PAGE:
Clear your walk, keep your car in good shape, and heat your home this season without compromising your green values -- and save on utility bills while you're at it. All it takes is a fresh approach to your cold-winter habits. Many of the ice- and snow-fighting products we've used for years present eco-issues that don't get much attention. Take the rock salt scattered on walkways. It contains cyanide, traces of which will likely end up in your flower beds come spring. Then there's antifreeze, a known poison that rarely gets recycled. Meanwhile, coal-burning power plants, outdated wood stoves, and "warming up the car" threaten respiratory health more this season than any other time of year. With these 10 tips, you'll be on your way to a healthier, greener winter.
Choose Safer Antifreeze
Just 2 ounces of the standard ethylene glycol antifreeze can kill a dog. Propylene glycol offers a much less toxic alternative (although with fossil fuel origins, it's hardly eco-friendly). Since both kinds pick up hazardous heavy metals like lead, cadmium, and chromium during use, recycle spent antifreeze to minimize impact. Ask your repair shop about on-site recycling or find a local collection facility at earth911.org.
Fight Frost Naturally
To prevent ice from covering home and car windows, rub the inside of the glass with a saltwater-soaked sponge; dry with a clean cloth. You won't see it, but a residue from the salt will remain to ward off frost. For extra oomph, spray a solution of three parts white vinegar and one part water on the outside of the glass, then wipe dry.
Use Better De-icers
Steer clear of rock salt (sodium chloride) and urea-based de-icers. Not only can they pollute habitats with plant-killing runoff, but they can also corrode concrete, destroy your lawn (even a snow-covered one), and contaminate water supplies. Better bets? Sand, which provides traction without damaging salt-sensitive landscapes, and calcium chloride, which may still hurt vegetation, but is free of the cyanide present in rock salt.
Start fires with dry kindling to minimize emissions and maximize efficiency. Feed blazes with small loads of hard woods that have aired out ("seasoned") for at least six months. (Well-seasoned hardwood offers a cleaner burn.) Never burn chemical- or pressure-treated wood. Keep flames hot and bright; low, smoldering fires pollute more. When the fireplace is not in use, close the flue to keep warm indoor air from escaping out the chimney.
Don't let your car idle for more than 30 seconds. Beyond wasting fuel, excessive idling strains cylinders, spark plugs, exhaust systems, and engines, which work best in motion -- not in neutral. The best way to warm up the car? Drive it. If your area regularly drops below 20 degrees, consider installing a block heater, which warms essential components without wasting fuel. It can cost a few hundred dollars, but you'll save gas and reduce emissions by up to 60 percent.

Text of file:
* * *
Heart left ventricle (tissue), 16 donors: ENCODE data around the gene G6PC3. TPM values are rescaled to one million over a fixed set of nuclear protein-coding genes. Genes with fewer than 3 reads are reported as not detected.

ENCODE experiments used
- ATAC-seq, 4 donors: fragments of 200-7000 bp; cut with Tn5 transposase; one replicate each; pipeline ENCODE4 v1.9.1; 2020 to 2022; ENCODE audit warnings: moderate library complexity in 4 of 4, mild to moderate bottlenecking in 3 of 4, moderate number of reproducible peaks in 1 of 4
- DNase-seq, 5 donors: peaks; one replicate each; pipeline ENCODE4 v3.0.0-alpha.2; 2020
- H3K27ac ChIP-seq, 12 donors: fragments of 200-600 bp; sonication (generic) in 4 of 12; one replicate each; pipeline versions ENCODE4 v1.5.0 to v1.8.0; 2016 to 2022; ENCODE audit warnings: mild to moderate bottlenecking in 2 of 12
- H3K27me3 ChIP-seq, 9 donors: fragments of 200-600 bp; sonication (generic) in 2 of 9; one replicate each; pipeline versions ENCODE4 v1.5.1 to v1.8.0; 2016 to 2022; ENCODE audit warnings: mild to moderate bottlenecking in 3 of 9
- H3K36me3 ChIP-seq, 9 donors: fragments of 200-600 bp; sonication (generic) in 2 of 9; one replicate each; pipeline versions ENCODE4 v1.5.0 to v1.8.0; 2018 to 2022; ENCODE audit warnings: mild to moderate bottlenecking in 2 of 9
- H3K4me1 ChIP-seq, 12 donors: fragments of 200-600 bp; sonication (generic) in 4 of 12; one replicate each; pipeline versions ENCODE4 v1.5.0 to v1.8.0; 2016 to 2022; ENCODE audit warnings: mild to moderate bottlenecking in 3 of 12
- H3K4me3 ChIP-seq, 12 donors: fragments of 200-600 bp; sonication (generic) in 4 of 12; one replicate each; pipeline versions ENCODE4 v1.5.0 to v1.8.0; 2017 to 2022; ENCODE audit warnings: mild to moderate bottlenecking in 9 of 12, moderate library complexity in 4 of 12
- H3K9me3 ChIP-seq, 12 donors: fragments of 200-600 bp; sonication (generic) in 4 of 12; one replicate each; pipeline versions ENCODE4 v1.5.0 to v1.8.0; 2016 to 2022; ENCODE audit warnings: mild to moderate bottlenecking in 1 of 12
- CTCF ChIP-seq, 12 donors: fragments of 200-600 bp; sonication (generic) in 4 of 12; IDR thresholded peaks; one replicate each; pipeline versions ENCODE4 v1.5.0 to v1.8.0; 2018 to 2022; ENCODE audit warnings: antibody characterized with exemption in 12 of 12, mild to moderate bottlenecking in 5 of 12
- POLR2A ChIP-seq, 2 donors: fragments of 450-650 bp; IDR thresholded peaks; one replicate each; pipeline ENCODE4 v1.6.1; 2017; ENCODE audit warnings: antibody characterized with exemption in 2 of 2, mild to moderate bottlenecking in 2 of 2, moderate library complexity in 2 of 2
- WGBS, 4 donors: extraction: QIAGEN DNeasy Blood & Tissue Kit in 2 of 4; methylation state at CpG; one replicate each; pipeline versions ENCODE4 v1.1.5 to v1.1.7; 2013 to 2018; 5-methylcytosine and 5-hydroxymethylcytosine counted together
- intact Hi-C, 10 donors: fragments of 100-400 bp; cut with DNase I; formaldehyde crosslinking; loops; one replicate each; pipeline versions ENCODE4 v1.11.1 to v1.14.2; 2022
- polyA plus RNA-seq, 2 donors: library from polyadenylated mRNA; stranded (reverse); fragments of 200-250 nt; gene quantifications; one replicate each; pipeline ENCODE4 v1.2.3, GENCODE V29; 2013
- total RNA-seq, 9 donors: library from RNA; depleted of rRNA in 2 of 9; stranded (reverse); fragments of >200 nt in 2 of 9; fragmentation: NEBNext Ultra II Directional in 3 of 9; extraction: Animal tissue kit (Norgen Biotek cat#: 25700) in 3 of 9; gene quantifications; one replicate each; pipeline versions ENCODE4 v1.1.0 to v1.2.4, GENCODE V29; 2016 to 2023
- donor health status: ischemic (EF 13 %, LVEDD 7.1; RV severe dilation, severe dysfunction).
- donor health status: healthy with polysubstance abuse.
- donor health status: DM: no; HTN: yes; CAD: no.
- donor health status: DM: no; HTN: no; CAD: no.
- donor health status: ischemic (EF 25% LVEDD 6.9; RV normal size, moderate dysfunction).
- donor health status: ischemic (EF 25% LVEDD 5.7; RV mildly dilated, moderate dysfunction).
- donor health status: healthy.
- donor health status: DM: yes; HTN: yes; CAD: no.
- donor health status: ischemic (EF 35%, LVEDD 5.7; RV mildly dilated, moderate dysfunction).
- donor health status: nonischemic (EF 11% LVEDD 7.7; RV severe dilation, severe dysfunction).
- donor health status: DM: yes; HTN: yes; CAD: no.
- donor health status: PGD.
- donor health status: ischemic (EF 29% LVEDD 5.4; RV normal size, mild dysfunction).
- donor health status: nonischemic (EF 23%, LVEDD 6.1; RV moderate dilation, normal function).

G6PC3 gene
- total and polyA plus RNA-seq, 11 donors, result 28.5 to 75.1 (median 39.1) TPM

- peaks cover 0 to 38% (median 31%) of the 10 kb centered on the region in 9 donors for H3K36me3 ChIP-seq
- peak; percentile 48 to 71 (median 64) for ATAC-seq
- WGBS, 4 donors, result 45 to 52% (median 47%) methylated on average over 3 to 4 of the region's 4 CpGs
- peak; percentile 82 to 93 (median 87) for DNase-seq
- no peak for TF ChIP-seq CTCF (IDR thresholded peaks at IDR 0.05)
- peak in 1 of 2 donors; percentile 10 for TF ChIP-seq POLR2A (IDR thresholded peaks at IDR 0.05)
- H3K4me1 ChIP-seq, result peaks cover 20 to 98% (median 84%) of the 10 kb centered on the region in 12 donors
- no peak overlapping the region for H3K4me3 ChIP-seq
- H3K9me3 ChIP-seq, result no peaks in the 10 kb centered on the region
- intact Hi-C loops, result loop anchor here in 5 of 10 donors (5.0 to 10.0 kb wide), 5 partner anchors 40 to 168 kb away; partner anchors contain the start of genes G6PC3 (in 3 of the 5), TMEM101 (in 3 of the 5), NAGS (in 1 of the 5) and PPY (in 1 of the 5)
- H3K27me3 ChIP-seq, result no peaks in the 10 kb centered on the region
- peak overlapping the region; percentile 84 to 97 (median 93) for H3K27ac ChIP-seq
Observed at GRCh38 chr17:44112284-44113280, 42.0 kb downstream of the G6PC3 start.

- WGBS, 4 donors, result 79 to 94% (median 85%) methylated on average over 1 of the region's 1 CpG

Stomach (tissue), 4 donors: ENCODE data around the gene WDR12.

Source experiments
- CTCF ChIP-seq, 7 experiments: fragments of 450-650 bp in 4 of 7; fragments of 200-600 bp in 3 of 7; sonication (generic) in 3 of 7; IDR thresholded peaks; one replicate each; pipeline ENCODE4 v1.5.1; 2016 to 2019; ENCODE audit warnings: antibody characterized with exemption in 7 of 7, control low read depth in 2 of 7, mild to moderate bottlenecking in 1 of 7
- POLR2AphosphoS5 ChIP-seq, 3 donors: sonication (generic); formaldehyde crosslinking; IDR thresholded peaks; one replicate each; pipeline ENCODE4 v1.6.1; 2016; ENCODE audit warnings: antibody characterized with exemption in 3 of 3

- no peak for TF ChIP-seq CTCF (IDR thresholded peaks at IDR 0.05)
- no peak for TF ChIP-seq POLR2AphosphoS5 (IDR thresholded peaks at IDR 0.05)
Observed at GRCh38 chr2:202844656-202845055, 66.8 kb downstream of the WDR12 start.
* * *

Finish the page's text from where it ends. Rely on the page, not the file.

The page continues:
Upgrade Your Hearth
EPA-certified wood-burning stoves produce an average of 70 percent less particulate emissions than their old, uncertified counterparts. If your stove is more than 20 years old, it's probably time for an update. Find a certified professional who can install your new stove properly (so you get maximum efficiency and minimal pollution) through the National Fireplace Institute (nficertified.org).
Let the Sunshine In
Even in winter, the sun's rays provide a fair amount of warmth. Take advantage of this free heating by opening blinds and curtains on the windows that receive the most light (usually on the east side). At night, draw heavy insulating drapes to help preserve warmth, or invest in "low-e" Energy Star-certified windows (especially on the north side of the house). Learn more at energystar.gov.
Insulate Your Pipes
To minimize wait time for hot water to come out of the tap in the morning, insulate all accessible hot water pipes. You'll raise the temperature by up to 4 degrees, allowing you to lower the water heater setting (and save energy) without suffering through cold showers. If you don't want to do the whole house, you can still make a big impact by focusing on the 3 feet of piping closest to the water heater.
Lower Your Thermostat
The Department of Energy recommends turning your thermostat down to 68 degrees while you're at home, and setting it even lower at night or when you're gone for the day. If you turn the heat down by 10 degrees for a daily eight-hour stretch, you could reduce your heating bill by as much as 15 percent. According to Energy Star, a programmable thermostat can save up to $150 annually. What if you leave town for a stretch? Set the thermostat no lower than 55 degrees. Drain your water system before lowering it to this temperature to avoid freezing pipes.
Seal Up the Attic
Save on heating by plugging up air leaks that lead from the attic down into the main house. If you have a hatch door, make sure to weather-strip and insulate it. Also assess your attic's overall insulation, which slows the escape of heat from your living areas. For the attic floor, if insulation is at or below the top of the floor joists, you probably need more. Log on to energysavers.gov for more guidance on insulating.